Every fall, it seems inevitable that you will end up in a friend’s car on the way to pick apples at a local orchard. Whether this is your bag or decidedly not, whether you find apple picking pleasantly whimsical or really weird, there comes a time in every fall aficionado’s life when you will amass 40 times as many apples as you can humanly eat. Not sure you can stomach another bowl of sliced apples with peanut butter as a little snack? Here, Eater editors share what they do when apples are in excess.
Andrew Zimmern via Miss Myra’s in Birmingham, Alabama
You know how people from Maryland talk about how good crabcakes have only the barest hint of breading or seasoning to hold them together? This cake is crabcake but for apples. You can fit so many apples in this bad boy, and unlike other cakes, which tend to specify you use tart, sturdy varieties, this one welcomes apples with a lot of sweetness and softness. The apple chunks are held together with a light, spiced cake that tastes like the best parts of coffee cake crumble. I promise it will inspire fervency. — Jaya Saxena, correspondent
Jamie Lothridge, My Baking Addiction
When faced with the problem of too many apples or a bunch that have gone neglected, apple butter is one of the easiest ways to transform an unwieldy, slightly bruised bulk into a spreadable treat that can liven up any pastry or biscuit, while also making your house smell better than a Yankee fall-themed candle in the process.
I experimented with the most-reviewed and highest-rated apple butter recipe I could find to replicate the feeling I had after visiting an orchard in Maryland. It worked. I gathered those poor, forsaken apples; peeled, cored, and cut them into even pieces (the smaller, the better); mixed them in a slow cooker with a blend of sugar and spices; and then set it and mostly forgot it. My house oozed of fall.
The best part — you can choose your apple butter adventure. Go low and slow with this super-easy slow cooker recipe — a 12-hour transformation that’s cool to witness, especially for first-timers — or knock it down to three hours with this Instant Pot version.
This recipe is pretty forgiving, so it’s easy to adjust it as you wish. Halve it for a smaller batch. Double it and share with loved ones. Cut back on clove or nutmeg if that isn’t your thing, though it’s truly delicious as-is. If you care about a smoother aesthetic, use an immersion blender, or, if you’re like me and don’t care, smush the chunky bits with a fork, spread it, and move on to the eating. Lastly, if chopping up pounds of apples by hand is not your idea of fun, this Vidalia Chop Wizard will have your apples in a uniform size within minutes (and I promise you’ll use it again for more than just apples). — Brittany Britto Garley, Eater Houston editor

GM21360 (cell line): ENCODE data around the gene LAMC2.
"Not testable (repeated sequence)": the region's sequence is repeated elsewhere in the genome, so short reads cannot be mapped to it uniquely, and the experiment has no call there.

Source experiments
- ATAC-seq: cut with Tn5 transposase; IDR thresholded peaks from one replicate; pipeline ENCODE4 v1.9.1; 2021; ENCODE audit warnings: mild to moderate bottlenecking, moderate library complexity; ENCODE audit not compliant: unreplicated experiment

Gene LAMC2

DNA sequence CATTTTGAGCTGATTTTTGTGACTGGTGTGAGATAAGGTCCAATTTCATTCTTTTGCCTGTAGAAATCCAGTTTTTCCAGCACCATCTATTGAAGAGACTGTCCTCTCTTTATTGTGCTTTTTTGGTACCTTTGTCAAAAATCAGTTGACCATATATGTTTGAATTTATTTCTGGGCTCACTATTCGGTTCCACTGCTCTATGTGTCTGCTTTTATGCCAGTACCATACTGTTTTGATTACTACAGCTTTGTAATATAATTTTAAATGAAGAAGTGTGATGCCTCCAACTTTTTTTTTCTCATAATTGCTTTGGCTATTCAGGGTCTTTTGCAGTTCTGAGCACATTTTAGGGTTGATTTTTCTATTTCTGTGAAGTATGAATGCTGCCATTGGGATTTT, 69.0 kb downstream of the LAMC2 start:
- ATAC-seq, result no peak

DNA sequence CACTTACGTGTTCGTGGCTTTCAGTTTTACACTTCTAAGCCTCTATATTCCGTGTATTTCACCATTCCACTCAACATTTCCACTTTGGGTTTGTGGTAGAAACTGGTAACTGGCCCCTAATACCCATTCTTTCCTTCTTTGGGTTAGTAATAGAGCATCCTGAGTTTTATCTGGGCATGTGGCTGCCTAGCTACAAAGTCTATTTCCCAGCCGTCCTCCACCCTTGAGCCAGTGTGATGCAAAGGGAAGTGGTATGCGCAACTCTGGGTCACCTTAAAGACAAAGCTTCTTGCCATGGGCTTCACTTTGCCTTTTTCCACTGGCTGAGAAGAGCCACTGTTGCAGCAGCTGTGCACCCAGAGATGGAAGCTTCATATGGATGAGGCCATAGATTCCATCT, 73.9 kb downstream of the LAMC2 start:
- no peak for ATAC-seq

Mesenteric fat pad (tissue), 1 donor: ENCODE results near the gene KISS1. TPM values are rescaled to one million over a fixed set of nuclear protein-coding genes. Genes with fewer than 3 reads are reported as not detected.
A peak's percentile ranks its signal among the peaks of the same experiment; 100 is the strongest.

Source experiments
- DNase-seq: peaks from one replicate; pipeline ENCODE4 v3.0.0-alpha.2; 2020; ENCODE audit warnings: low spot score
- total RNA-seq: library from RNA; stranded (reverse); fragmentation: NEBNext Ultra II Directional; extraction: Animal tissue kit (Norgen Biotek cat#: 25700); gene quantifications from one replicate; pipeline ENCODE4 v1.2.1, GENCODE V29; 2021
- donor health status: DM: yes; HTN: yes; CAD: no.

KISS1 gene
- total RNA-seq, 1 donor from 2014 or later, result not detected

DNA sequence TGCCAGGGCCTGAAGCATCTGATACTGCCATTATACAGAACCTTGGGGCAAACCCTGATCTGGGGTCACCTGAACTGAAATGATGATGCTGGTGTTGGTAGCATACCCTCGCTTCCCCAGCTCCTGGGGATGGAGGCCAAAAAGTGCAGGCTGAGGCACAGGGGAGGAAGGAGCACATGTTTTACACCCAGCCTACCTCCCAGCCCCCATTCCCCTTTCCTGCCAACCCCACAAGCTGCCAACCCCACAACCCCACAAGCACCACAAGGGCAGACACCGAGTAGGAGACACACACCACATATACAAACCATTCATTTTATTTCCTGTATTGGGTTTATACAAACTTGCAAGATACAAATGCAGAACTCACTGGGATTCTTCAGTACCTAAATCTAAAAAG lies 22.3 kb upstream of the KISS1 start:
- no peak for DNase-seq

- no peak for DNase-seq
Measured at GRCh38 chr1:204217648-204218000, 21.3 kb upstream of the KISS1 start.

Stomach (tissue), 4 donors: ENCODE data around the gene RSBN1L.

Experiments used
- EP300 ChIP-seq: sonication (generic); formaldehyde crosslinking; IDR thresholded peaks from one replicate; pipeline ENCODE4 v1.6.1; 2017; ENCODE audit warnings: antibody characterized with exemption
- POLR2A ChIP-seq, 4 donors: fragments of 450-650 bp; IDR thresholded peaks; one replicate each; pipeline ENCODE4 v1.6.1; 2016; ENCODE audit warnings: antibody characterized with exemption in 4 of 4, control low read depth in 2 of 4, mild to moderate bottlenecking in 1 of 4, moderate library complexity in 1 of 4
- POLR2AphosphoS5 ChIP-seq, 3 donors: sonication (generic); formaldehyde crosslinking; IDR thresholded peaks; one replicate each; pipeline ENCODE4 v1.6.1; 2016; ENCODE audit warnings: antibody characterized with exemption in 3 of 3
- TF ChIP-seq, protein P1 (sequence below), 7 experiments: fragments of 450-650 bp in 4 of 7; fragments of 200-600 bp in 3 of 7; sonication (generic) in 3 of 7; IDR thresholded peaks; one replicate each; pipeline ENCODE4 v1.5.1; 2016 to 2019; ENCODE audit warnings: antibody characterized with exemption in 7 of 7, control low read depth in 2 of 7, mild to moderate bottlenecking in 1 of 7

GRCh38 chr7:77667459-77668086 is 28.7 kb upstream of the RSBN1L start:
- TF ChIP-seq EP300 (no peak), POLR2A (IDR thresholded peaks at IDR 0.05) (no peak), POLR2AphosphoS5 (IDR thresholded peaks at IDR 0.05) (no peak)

Claire Saffitz, Dessert Person
It is a rare and exciting thing to bake or cook with Concord grapes, and nowhere are they more welcome and tasty than in this Claire Saffitz apple and Concord grape pie. If you’re tired of the same traditional apple pie recipe (it’s fine, it happens), the super-rich flavor of Concord grapes goes unbelievably well with sharp baking apples. Topped with a buckwheat crumble, the pie instantly delivers that homey fall feeling in barely one bite. It’s important to point out that there are quite a few steps, so if you’re feeling daunted, skip the pie crust bottom and just go full crumble. The most important flavors are the depth of the grapes and the sharpness of the apples, so you’ll be good without the crust. — Dayna Evans, staff writer and Eater Philly editor
Star Provisions, Atlanta’s cherished Westside sandwich shop, bakery, fishmonger, cheese counter, luxury table linen vendor, et al., has given me much food insight to smuggle back North. It was the first place I found Rancho Gordo beans and $12 cartons of Jeni’s salted caramel ice cream, where I bought my first parasol, and the site of my first encounters with Southern caramel cake and jamon beurre baguettes. Also, they make this amazing savory salad out of Ellijay apples, lemon, olive oil, salt and pepper, and mint. It so struck me as essential that I once asked for the recipe over the counter. The basic adaptation is: Slice or sliver the apples, squeeze with lemon, toss with the salt and pepper, coat in olive oil, and add chiffonade mint if you feel like it. All autumn, I use it to dress radicchio, serve it with latkes, and eat it on its own. Crispier apples are better, but this salad can also save mediocre ones. It’s one of those “I can’t believe I didn’t think of it” things I now can’t imagine living without. — Rachel P. Kreiter, senior copy editor
Deb Perelman, Smitten Kitchen
Like almost everyone else in the Northeast, I can’t resist the allure of a bushel of apples in the fall, whether I’m picking them myself or buying from the farmer’s market. And a week later, I’m inevitably Googling “recipes that use a lot of apples” to make sure I get through them all. Since I can only make so many crumbles and tarts, this savory-sweet scone has become one of my go-tos during apple season. These apple and cheddar scones from Smitten Kitchen are doable with ingredients that I almost always have on hand, and make a great breakfast. They also freeze well, on the off chance I’m not up for eating six scones in a weekend. I recommend the sharpest cheddar you can find — nothing says fall to me like combination of cheese and tart apples. — Stephanie Wu, editor-in-chief